But consider this: if these things haven’t delivered on their promises yet, it may be time to let them go.


Less stuff = less stress

Being the caretaker of all our things can be a full-time job. In fact, entire industries have sprung up to help us service our stuff. Companies make fortunes selling us specialty cleaning products for every item—detergents for our clothes, polishes for our silver, waxes for our furniture, spray dusters for our electronics, and conditioners for our leather. The insurance business flourishes on the chance that our cars, jewelry, or art might be damaged or stolen. Locksmiths, alarm companies, and safe manufacturers promise to protect our things from theft. Repairmen are standing by to fix our stuff when it breaks, and movers are ready to gather it all up and schlep it someplace else.

With all the time, money, and energy it demands, we may start to feel like our stuff owns us—instead of the other way around.

Let’s take a breather, and reminisce about how carefree and happy we were in college. Not coincidentally, that period was likely when we had the least amount of stuff. Life was so much simpler then: no mortgage, no car payments, no motorboat to insure. Learning, living, and having fun were far more important than the things we owned. The world was our oyster, and anything was possible! Now that’s the joy we can recapture as minimalists. We simply need to put our stuff in its place, so it doesn’t command the lion’s share of our attention.


Be a good gatekeeper

It’s pretty straightforward, actually. Things come into our houses by one of two ways: we buy them, or they’re given to us (in other words, we get them for free). No matter what we’d like to think, they don’t slip in when we’re not looking, seeking shelter from the great outdoors. They don’t materialize out of thin air, nor are they reproducing behind our backs (except perhaps the paperclips and Tupperware). Unfortunately, the responsibility lies squarely on our shoulders: we let them in.

Our homes are our castles, and we devote plenty of resources to defending them. We spray them with pest control to keep the bugs out; we use air filters to keep pollutants out; and we have security systems to keep intruders out.

Of course, we have the power to exercise complete control over what we buy; we just need to use it. Don’t let down your defenses when something slips into your cart—in fact, don’t escort any item to the checkout counter without extensive questioning. Ask the following (in your head!) of each potential purchase: “Do you deserve a place in my home?” “What value will you add to my household?” “Will you make my life easier?” “Or are you going to be more trouble than you’re worth?” “Do I have a place to put you?” “Do I already have something that could accomplish the same task?” “Will I want to keep you forever (or at least a very long time)?” “If not, how hard will it be to get rid of you?”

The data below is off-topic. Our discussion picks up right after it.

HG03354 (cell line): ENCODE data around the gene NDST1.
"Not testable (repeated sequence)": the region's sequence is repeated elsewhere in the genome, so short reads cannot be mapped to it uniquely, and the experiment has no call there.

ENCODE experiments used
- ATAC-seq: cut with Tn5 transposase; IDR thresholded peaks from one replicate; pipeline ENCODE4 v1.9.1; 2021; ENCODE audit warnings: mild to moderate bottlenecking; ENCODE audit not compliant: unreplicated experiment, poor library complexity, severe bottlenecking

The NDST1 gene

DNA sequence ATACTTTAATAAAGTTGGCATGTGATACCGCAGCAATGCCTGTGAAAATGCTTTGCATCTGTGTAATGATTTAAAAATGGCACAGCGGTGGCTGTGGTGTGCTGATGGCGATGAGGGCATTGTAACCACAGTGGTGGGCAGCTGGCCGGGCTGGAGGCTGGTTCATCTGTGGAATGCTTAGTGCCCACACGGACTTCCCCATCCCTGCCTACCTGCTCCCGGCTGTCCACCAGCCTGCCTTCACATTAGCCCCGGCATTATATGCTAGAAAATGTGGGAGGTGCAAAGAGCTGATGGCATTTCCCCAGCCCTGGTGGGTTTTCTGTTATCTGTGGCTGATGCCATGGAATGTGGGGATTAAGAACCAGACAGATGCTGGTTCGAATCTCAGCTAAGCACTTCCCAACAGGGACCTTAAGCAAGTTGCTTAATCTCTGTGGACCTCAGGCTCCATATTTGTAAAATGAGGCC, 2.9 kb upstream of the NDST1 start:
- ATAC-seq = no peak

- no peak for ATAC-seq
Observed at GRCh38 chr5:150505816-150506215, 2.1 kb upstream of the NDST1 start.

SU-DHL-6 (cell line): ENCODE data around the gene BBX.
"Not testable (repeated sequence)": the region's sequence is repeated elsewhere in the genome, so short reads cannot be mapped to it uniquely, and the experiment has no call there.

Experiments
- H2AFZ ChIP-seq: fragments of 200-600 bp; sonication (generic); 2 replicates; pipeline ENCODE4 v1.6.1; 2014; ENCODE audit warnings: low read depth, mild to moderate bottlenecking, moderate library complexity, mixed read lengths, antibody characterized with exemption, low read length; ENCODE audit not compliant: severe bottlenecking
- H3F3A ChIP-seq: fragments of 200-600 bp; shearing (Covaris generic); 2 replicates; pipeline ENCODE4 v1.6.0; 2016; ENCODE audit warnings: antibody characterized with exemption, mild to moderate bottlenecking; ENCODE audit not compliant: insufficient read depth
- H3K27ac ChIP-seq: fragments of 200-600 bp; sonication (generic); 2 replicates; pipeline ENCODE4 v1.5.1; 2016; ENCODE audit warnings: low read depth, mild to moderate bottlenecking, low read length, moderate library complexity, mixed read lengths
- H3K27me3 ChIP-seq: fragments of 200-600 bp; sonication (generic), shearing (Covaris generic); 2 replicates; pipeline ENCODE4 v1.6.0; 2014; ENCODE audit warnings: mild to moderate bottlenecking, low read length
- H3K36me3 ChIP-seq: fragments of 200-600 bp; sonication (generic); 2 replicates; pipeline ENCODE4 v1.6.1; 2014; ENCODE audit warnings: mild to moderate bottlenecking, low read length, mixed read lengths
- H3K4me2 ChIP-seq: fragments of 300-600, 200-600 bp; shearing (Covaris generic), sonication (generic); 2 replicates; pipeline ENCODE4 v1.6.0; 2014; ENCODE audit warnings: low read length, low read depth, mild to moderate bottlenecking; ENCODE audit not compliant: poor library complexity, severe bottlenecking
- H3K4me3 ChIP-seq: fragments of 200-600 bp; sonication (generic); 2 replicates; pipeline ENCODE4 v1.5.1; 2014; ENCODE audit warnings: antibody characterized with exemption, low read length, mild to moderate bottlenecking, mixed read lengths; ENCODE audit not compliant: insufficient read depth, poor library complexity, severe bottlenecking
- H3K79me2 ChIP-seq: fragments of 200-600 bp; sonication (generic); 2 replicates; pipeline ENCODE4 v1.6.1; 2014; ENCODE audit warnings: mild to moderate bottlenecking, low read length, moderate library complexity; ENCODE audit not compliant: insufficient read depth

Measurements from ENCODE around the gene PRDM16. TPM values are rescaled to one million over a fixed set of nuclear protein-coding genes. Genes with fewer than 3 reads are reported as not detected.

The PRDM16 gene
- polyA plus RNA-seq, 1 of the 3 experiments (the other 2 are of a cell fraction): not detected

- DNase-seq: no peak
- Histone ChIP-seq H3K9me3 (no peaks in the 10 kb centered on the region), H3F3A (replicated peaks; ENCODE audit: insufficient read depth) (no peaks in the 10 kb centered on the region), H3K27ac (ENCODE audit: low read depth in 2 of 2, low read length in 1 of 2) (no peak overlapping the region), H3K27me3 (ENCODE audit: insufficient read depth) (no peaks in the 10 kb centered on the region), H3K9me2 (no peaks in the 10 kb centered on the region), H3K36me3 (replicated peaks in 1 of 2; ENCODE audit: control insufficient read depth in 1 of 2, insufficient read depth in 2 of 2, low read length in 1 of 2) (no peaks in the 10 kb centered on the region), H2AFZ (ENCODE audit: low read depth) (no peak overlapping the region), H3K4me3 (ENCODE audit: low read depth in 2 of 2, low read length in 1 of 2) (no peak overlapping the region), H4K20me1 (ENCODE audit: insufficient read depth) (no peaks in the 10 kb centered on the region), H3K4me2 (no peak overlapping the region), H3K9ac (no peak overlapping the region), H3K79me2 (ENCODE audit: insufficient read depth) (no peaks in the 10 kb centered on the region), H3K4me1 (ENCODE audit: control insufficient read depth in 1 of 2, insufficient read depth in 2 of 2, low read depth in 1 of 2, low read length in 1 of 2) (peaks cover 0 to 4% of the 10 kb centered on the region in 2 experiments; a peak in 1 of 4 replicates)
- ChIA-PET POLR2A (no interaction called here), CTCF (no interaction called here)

See, that’s not too difficult. All we need to do is stop and think “Why?” before we buy.


Enjoy without owning

What if someone offered you the Mona Lisa—with the stipulation that you couldn’t sell it? Sure, you’d have the opportunity to gaze on a breathtaking painting twenty-four hours a day; but suddenly the responsibility of one of humanity’s greatest treasures would rest squarely on your shoulders. It’d be no small task to keep her secure from theft, clean from dust and debris, protected from sunlight, and stored at the optimum temperature and humidity. You’d no doubt also have to deal with a steady stream of art lovers wanting to view her. In all likelihood, any pleasure you’d derive from her ownership would be usurped by the burden of her care and upkeep. Before long, that mysterious smile may no longer seem so charming.

On second thought, thanks but no thanks—we’ll leave her in the Louvre instead!

We’re incredibly lucky, in our modern society, to have access to so many of mankind’s masterpieces—without having to acquire and maintain them ourselves. Our cities are such amazing resources of art, culture, and entertainment, we have no need to create artificial approximations of them within our own four walls.

For when we hang out in parks, museums, movie houses, and coffee shops—instead of trying to create similar experiences in our own homes—we become significantly more socially active and civically engaged. By breaking down the walls of stuff around us, we’re able to get out into the world and enjoy fresher, more direct, and more rewarding experiences.